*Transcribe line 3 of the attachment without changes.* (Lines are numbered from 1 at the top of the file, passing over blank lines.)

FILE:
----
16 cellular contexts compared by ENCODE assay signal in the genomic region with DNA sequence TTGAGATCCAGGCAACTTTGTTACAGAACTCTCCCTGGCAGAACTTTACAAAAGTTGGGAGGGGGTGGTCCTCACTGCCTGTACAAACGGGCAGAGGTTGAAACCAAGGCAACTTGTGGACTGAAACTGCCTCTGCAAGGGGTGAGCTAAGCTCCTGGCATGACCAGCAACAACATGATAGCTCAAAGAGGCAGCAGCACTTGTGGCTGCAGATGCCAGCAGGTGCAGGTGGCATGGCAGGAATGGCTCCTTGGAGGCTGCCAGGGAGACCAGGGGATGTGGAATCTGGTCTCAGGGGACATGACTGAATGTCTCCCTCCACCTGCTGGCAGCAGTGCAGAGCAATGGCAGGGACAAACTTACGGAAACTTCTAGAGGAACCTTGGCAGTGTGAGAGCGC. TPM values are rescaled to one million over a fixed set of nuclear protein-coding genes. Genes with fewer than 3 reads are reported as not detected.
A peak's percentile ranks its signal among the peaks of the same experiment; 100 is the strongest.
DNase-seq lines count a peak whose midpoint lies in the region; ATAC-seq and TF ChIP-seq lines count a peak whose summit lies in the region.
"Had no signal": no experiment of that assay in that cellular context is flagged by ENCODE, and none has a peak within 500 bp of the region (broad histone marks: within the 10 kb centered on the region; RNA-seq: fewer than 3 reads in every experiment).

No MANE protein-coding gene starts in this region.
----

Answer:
DNase-seq lines count a peak whose midpoint lies in the region; ATAC-seq and TF ChIP-seq lines count a peak whose summit lies in the region.